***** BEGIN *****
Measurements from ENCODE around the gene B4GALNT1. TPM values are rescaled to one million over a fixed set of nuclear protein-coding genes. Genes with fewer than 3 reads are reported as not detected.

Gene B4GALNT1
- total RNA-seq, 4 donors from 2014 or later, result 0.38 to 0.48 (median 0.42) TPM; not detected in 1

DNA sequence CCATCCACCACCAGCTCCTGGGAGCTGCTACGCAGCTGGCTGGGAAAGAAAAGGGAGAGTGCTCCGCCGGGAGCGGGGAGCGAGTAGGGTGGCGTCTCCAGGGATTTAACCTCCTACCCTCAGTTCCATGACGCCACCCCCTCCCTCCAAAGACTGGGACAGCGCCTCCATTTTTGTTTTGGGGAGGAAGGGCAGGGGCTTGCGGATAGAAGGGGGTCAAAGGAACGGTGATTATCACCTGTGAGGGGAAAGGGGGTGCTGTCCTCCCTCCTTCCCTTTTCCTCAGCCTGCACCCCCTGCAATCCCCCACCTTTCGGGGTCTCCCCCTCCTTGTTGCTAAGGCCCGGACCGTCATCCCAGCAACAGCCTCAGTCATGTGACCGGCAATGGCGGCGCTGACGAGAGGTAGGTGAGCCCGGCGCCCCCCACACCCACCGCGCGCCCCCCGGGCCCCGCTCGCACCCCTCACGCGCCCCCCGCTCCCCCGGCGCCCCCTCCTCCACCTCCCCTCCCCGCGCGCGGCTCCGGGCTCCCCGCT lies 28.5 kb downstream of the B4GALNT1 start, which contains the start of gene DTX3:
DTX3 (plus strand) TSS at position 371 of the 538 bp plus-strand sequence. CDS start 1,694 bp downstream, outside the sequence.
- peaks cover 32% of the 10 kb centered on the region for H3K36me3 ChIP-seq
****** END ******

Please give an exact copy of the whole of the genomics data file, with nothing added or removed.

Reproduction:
Measurements from ENCODE around the gene B4GALNT1. TPM values are rescaled to one million over a fixed set of nuclear protein-coding genes. Genes with fewer than 3 reads are reported as not detected.

Gene B4GALNT1
- total RNA-seq, 4 donors from 2014 or later, result 0.38 to 0.48 (median 0.42) TPM; not detected in 1

DNA sequence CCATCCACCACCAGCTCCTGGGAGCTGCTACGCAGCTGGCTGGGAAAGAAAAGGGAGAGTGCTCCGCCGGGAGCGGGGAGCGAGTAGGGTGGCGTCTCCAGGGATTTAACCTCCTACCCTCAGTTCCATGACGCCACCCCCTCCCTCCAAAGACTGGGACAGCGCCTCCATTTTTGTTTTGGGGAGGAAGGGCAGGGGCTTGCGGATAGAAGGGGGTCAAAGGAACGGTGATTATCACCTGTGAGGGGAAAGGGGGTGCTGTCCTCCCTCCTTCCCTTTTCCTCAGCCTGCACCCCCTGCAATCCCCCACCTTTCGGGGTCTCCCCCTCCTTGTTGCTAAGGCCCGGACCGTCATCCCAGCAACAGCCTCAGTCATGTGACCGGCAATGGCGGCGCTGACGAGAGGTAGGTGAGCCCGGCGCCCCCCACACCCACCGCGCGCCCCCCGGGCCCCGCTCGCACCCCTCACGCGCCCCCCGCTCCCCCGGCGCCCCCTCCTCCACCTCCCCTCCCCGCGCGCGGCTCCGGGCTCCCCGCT lies 28.5 kb downstream of the B4GALNT1 start, which contains the start of gene DTX3:
DTX3 (plus strand) TSS at position 371 of the 538 bp plus-strand sequence. CDS start 1,694 bp downstream, outside the sequence.
- peaks cover 32% of the 10 kb centered on the region for H3K36me3 ChIP-seq